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Finance - How to ... meet the demand for a sportsinjury clinic

For GPs keen to practise sports medicine, the private healthcare sector is a must.

Demand for sports injury clinics is already high and expected to increase in the run-up to the London Olympics in 2012. A survey last year concluded that a third of the population suffer 22 million sports injuries annually. Someone regularly playing a sport is likely to have 1.65 injuries a year.


An interest in sports medicine is vital. Study for either a postgraduate diploma or an MSc in sports medicine before opening a clinic. See the British Association of Sport and Exercise Medicine's website (www.basem.co.uk) for courses including modular and distance-learning courses.

Taster courses

BASEM is setting up taster courses so that doctors can find out if sports medicine is really for them before spending money on studying. The royal colleges also have plans to establish a faculty of sports medicine.

Private or NHS clinic?

Success in persuading your PCO to fund a sports injury clinic is unlikely so it will need to be a private clinic. Probably the quickest way to set up a service would be at the surgery, with your partners' agreement. Pay them part of the clinic's income in lieu of rent.

Options for premises

If the surgery is unsuitable, consider approaching the local hospital for private clinic space. For example, can you hire the physiotherapy department's premises out of hours? This is likely to be more costly than working out of the surgery.

Gaining experience

Earn some sports medicine experience while taking your qualification.

BASEM is a good source for contacting established local sports injury doctors who may allow you to shadow them. Local orthopaedic surgeons are also worth contacting. Consider approaching local professional sports clubs - including football and rugby - to see if there are work experience opportunities alongside the club's regular doctor.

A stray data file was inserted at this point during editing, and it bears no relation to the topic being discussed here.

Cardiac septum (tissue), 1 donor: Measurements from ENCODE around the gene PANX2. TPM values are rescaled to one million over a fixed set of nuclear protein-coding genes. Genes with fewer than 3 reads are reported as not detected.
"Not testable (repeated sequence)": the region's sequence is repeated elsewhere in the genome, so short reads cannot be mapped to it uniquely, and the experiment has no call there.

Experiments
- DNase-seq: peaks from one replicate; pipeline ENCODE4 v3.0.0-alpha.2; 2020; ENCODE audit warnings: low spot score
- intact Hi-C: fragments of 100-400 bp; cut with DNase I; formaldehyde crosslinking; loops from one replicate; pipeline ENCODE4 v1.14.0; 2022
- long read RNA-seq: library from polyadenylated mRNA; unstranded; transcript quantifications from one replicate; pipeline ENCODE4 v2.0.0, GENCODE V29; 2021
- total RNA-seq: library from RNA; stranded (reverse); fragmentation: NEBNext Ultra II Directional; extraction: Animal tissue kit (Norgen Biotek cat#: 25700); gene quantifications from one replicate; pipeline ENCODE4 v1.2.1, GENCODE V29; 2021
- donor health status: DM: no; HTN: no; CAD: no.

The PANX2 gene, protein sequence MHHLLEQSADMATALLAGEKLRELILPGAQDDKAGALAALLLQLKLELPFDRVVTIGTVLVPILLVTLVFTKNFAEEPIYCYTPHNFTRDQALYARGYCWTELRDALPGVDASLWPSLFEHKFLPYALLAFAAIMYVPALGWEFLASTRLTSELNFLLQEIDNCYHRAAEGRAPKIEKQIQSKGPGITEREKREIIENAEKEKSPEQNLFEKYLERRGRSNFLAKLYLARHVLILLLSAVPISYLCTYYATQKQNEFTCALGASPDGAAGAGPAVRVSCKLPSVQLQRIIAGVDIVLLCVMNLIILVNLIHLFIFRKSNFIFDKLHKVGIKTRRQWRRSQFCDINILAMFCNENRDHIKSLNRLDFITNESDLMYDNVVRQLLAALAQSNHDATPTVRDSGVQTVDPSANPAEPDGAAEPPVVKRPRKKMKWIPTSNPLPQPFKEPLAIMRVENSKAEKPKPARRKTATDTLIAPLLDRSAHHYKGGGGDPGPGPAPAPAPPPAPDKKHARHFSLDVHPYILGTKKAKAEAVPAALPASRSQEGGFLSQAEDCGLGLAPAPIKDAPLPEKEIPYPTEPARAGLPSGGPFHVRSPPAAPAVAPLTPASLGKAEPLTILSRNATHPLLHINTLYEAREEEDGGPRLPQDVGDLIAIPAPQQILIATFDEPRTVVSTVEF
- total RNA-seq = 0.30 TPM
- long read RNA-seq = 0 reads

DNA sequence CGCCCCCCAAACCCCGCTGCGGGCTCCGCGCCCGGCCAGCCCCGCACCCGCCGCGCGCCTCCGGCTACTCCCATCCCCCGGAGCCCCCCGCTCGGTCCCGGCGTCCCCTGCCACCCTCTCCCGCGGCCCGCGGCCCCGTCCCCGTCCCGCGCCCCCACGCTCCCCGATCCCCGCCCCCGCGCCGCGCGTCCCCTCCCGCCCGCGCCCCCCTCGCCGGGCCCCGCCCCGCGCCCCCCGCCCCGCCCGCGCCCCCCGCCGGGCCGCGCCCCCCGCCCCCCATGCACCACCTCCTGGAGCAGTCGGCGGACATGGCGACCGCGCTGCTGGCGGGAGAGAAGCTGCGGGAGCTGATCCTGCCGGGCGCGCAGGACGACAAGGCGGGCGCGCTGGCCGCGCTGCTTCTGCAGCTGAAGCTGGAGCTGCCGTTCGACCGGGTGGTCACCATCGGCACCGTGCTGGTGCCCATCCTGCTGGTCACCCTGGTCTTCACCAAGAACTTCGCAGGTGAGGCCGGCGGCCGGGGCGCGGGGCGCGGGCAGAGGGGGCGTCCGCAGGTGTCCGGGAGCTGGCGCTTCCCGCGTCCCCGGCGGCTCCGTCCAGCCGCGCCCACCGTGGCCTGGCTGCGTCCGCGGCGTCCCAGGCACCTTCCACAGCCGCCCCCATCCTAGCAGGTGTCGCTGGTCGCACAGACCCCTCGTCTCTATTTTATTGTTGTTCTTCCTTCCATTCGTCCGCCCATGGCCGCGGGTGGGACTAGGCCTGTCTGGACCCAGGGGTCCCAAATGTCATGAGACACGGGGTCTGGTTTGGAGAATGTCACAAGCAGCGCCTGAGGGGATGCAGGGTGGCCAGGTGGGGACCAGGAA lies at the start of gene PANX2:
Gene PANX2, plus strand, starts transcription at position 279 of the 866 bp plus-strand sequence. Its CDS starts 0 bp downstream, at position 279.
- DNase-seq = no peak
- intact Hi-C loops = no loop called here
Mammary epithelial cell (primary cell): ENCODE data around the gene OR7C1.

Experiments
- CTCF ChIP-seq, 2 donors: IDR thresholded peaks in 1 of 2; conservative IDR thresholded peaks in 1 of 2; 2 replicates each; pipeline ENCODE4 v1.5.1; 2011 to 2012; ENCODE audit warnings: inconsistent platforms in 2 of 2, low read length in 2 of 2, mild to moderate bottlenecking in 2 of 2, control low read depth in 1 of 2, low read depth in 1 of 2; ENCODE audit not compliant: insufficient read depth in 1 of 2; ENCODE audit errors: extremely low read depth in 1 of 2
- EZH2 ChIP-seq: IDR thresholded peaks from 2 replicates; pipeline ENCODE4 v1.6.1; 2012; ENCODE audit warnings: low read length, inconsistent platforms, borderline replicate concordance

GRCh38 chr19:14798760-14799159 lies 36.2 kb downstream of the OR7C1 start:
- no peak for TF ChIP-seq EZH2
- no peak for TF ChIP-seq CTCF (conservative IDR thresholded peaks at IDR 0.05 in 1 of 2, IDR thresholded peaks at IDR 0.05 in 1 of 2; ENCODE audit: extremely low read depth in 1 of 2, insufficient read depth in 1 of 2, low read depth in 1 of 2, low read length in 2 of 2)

Alone or with a physio?

A suitably qualified GP can run a sports injuries clinic alone and if necessary refer patients to a physiotherapist. But another option is setting up a partnership with a physiotherapist, a colleague from the local hospital or a physiotherapist in private practice, perhaps.

Find a physiotherapist with a postgraduate qualification in sports injuries and who belongs to the Association of Chartered Physiotherapists in Sports Medicine (ACPSM).

Equipment required

A sports clinic should have a muscular skeletal ultrasound machine. These cost £20,000-£30,000. Alternatively, there must be an efficient referral system to the local hospital's ultrasound.

How much to charge

Some health insurance companies will cover sports injuries.

If patients do not have insurance this may affect what you charge. Current rates average £60-£80 for a half-hour consultation.

Professional indemnity

Tell your medical defence organisation or insurer about your sports clinic to ensure your own cover level is still appropriate.

Finding patients

Sports clubs, gyms and fitness centres are obvious places to publicise your clinic. Longer term, patients' word-of-mouth recommendations are often all that is needed.

Additional therapies

Consider investing in additional clinical training such as osteopathy or acupuncture, especially if you are tempted to turn sports medicine into a full-time occupation.


Kent-based Dr Paul Staker is a full-time GP but spends four hours a week running a private sports injury clinic alongside private physiotherapists in Sittingbourne. He has two diplomas in sports medicine and is trained in acupuncture. Dr Staker charges £55 for a half-hour consultation plus another £15 for an injection. He sees around eight patients per week.

Dr Staker does two weekly sessions at an NHS trust's musculoskeletal clinic. He keeps his private sports injuries work completely separate from NHS work. 'I won't see any of the practice's patients privately,' he says.

A sportsman himself, he was attracted to sports medicine 15 years ago because of the lack of adequate NHS care for sports injuries.

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